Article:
There are two main types of cholesterol and both do not catalyse this harmful process.
The one to worry about is LDL cholesterol – this is the type that sticks to the inside of your artery walls.
HDL cholesterol, on other hand, counters the harmful effects of LDL cholesterol by picking it up and transporting it to your liver where it is flushed out.
To reduce your risk of heart disease, it is therefore important to increase HDL levels while decreasing LDL levels.
The benefits to cholesterol are attributed to omega-3 – substances found in the fish which your body needs for many functions, from muscle activity to cell growth.
“There’s strong evidence that omega-3 fatty acids can significantly reduce blood triglyceride levels,” reports Mayo Clinic.
It adds: “There also appears to be a slight improvement in high-density lipoprotein (HDL, or “good”) cholesterol, although an increase in levels of low-density lipoprotein (LDL, or “bad”) cholesterol also was observed.”
What’s more, studies suggest fish oil supplements can lower high blood pressure – another marker of heart disease.
General tips to lower heart disease risk
According to the NHS, a low-fat, high-fibre diet is recommended, which should include plenty of fresh fruit and vegetables (five portions a day) and whole grains.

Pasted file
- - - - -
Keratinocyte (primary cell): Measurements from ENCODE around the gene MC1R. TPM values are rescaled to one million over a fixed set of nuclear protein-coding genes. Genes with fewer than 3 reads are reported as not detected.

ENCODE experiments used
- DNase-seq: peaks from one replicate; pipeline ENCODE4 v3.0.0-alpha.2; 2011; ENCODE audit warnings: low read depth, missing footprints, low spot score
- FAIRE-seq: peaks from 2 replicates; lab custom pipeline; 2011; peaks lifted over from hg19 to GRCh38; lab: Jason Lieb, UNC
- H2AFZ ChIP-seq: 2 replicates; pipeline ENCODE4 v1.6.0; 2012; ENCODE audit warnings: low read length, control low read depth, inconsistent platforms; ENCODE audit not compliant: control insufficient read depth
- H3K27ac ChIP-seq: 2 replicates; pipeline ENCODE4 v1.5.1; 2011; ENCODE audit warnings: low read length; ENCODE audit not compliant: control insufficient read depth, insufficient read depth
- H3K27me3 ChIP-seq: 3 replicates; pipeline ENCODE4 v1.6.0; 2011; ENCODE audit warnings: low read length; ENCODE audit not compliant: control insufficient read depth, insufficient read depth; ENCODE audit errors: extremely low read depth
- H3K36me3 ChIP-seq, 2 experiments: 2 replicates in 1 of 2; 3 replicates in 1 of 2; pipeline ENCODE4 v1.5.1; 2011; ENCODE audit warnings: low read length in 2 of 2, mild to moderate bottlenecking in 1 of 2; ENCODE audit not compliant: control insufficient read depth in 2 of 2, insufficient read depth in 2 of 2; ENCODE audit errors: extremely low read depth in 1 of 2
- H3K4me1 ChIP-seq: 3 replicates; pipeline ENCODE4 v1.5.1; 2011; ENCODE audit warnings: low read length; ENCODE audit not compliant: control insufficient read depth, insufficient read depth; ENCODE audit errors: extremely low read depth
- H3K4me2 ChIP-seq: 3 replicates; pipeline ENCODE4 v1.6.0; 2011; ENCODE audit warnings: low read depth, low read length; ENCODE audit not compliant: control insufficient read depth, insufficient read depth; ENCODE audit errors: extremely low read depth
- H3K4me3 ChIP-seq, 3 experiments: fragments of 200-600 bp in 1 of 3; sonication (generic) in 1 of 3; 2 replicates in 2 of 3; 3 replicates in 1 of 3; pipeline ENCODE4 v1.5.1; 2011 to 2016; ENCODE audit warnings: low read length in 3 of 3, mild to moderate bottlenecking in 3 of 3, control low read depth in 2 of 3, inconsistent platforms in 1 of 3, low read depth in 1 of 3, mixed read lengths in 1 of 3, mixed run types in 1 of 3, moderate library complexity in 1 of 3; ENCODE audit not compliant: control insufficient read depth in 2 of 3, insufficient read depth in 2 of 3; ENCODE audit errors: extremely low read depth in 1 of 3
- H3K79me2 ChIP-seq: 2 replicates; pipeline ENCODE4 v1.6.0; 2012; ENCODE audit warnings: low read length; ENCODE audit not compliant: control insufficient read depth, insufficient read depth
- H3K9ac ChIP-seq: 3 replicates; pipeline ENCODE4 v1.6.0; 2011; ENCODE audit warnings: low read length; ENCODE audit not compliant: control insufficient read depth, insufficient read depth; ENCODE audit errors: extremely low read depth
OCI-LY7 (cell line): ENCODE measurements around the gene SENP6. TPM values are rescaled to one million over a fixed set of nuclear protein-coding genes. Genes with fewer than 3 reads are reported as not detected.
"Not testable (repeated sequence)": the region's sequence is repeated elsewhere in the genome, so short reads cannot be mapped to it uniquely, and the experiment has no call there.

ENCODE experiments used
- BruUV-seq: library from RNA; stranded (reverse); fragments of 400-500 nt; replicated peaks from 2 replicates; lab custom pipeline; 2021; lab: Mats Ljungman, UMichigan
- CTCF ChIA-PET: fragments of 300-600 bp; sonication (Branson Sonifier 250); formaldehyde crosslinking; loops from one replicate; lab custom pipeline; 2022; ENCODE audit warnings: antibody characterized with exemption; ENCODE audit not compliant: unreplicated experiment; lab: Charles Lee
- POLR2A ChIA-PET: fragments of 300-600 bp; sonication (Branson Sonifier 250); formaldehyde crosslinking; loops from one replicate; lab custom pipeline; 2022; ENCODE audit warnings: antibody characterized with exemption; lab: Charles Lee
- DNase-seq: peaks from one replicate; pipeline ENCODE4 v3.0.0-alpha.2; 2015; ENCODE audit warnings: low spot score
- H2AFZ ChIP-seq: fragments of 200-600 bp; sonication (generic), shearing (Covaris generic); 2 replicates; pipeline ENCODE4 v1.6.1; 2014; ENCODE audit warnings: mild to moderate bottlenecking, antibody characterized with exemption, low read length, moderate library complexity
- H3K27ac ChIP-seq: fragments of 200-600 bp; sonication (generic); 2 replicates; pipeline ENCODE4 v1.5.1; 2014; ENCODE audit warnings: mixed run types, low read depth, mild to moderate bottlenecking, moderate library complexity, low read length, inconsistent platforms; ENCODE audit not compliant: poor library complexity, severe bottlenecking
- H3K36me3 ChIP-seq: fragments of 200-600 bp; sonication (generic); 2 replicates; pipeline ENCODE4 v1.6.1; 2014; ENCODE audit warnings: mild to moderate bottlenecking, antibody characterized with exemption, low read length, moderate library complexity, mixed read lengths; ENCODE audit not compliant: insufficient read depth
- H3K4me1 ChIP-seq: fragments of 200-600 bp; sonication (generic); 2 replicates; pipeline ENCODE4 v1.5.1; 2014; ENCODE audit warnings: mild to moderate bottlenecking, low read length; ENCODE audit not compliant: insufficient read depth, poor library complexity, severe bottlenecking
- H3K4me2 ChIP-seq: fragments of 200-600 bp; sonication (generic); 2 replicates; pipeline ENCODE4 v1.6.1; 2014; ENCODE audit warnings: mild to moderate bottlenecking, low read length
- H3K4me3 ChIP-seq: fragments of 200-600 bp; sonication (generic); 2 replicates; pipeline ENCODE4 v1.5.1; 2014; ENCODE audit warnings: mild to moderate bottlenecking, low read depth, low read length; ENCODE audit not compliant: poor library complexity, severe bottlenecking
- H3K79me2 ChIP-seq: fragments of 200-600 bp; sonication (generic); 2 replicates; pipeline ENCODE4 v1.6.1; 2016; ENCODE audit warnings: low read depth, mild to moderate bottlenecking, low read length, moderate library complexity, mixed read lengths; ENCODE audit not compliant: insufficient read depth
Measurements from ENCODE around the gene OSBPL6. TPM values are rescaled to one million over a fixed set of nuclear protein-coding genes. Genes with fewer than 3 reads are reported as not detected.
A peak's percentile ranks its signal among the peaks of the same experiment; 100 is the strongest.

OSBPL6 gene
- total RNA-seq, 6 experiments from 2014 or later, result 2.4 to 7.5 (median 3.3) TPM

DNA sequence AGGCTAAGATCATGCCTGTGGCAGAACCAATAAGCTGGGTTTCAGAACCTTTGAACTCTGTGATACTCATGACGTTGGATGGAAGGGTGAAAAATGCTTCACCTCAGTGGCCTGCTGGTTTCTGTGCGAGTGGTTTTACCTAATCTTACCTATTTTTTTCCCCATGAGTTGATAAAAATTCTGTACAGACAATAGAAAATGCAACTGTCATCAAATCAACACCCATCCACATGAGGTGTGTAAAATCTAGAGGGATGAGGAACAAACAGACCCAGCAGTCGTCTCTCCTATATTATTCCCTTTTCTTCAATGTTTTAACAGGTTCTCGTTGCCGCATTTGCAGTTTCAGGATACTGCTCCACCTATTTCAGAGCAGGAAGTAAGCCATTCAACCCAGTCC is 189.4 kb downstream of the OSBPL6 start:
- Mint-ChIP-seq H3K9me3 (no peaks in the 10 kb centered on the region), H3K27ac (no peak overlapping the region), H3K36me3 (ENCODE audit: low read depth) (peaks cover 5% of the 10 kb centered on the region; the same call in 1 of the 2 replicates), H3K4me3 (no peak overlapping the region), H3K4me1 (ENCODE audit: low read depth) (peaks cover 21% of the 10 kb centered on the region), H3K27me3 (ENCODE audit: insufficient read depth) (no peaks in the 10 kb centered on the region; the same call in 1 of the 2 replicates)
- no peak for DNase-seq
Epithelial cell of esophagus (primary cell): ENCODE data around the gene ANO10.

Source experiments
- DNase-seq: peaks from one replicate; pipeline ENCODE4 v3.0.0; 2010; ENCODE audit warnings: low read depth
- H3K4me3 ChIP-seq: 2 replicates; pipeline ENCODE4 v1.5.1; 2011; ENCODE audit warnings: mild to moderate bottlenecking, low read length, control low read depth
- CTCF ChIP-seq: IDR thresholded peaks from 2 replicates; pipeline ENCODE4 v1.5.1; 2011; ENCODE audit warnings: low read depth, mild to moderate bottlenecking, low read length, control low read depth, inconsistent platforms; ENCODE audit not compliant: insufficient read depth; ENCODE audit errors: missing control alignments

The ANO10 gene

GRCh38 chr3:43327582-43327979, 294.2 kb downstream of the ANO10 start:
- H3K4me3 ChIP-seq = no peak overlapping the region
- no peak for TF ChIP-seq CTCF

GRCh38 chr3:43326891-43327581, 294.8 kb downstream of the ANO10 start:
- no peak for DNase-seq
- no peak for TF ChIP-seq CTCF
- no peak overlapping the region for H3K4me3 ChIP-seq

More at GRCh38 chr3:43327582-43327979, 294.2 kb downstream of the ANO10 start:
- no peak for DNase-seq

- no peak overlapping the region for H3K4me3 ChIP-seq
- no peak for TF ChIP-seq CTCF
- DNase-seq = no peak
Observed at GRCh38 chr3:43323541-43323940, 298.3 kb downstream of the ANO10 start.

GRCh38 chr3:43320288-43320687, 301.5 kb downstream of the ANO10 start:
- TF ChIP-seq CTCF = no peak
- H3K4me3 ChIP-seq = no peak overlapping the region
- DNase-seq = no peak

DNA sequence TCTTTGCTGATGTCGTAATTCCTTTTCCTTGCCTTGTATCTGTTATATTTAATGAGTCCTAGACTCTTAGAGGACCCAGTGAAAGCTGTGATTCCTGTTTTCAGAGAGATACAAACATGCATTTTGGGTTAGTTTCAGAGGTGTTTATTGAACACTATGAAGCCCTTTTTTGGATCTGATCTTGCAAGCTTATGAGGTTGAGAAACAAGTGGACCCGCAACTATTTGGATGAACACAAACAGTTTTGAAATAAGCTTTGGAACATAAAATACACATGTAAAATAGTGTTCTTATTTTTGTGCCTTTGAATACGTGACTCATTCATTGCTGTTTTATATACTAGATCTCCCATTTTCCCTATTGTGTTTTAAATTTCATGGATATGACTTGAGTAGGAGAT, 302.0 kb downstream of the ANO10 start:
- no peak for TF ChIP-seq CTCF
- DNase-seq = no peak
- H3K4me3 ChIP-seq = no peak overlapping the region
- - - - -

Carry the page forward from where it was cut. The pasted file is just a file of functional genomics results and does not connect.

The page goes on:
“You should limit the amount of salt you eat to no more than six grams (0.2oz) a day as too much salt will increase your blood pressure,” says the health body.
Six grams of salt is roughly one teaspoonful.
It is also important to avoid food containing saturated fats, because these will increase the levels of bad cholesterol in your blood.
Foods high in saturated fat include:
- Meat pies
- Sausages and fatty cuts of meat
- Ghee – a type of butter often used in Indian cooking
- Hard cheese
- Cakes and biscuits
- Foods that contain coconut or palm oil.
“However, a balanced diet should still include unsaturated fats, which have been shown to increase levels of good cholesterol and help reduce any blockage in your arteries,” adds the NHS.
Many unsaturated fats can be found in the Mediterranean diet, such as oily fish, avocados, nuts and seeds.
The diet emphases wholegrain cereals, modest amounts of meat and low-fat dairy.